- Brian Bennett, College Football
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We talked to a majority of Big Ten athletic directors for our series of stories looking at the issues that need to be determined for the 2014 season and beyond. Wisconsin athletic director Barry Alvarez declined to speak with ESPN.com for those stories, but he's an influential voice among the league's athletic directors.
Alvarez has weighed in with some of his thoughts on how the divisions should look in Wisconsin's official online magazine, Varsity. The College Football Hall of Famer echoed many of his colleagues by saying geography needs to play a bigger role in division alignment than it did two years ago.
"When you add two teams from the East -- Maryland and Rutgers -- I think it's important that you consider the option of determining the divisions by geography," Alvarez wrote. "That only makes sense.
"I thought the Big Ten did a very good job in researching everything from the time that Penn State joined the league. It clearly showed that there were teams that separated themselves from the others. But I want to play Iowa every year. I didn't like not playing Iowa the last two years. I know our fans didn't like it either. I want to continue to play Minnesota every year. I also want to play Nebraska every year. That has turned into a natural rivalry for us. Those games are important to our fans because they can travel to the games."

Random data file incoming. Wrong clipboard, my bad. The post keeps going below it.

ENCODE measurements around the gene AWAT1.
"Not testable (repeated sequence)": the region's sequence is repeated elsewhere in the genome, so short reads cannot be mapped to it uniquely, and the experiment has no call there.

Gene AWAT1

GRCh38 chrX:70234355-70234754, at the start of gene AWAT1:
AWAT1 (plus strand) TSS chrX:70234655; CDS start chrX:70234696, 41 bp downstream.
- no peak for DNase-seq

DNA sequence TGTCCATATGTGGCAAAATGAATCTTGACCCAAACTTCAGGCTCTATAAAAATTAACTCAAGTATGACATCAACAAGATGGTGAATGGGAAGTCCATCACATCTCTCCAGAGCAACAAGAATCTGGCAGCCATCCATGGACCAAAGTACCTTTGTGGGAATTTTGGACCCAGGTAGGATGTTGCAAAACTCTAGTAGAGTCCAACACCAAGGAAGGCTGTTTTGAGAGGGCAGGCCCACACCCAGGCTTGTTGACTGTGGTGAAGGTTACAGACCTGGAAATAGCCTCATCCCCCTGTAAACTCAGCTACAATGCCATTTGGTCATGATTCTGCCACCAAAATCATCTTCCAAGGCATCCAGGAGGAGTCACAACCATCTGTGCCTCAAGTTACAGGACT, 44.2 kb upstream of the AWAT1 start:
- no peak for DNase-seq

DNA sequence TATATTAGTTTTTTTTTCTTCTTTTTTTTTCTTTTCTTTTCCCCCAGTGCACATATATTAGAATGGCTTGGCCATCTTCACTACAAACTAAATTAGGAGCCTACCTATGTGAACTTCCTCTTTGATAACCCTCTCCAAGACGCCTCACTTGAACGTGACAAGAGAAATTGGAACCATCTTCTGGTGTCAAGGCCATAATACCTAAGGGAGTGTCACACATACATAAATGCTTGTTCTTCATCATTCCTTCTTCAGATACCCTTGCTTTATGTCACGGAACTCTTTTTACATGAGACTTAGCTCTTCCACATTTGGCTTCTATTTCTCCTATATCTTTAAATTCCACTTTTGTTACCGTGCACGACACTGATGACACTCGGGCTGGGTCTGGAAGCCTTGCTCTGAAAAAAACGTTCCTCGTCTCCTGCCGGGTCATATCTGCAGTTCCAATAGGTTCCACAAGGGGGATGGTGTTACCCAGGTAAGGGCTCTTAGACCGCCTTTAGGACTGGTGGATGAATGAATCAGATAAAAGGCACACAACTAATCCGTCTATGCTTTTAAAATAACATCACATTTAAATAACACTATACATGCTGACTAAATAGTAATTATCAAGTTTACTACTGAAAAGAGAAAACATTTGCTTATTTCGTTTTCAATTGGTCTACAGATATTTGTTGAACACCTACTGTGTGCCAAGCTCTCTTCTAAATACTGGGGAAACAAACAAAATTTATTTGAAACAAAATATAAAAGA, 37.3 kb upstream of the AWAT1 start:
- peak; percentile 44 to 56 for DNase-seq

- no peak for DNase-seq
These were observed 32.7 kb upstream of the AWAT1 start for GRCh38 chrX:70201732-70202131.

The loss of the Iowa-Wisconsin game was one of the big drawbacks of the division system in 2011 and 2012 (the two teams will play in 2013). It makes perfect sense for the Badgers to play Iowa, Minnesota and Nebraska every year, and unless one of those is a permanent crossover game, the best way to ensure that is by placing all four teams in the same division. That is easily accomplished by an East-West split, or even the Inner-Outer plan.
Alvarez's comments also illustrate what will be one of the main factors in the athletic directors' meetings, the first of which is a couple of weeks. Each school has a rival or a set of rivals that it would like to play each year. It will be difficult if not impossible to satisfy all those desires, so the conference leaders may have to prioritize which rivalries are most worth preserving.
We talked to a majority of Big Ten athletic directors for our series of stories looking at the issues that need to be determined for the 2014 season and beyond.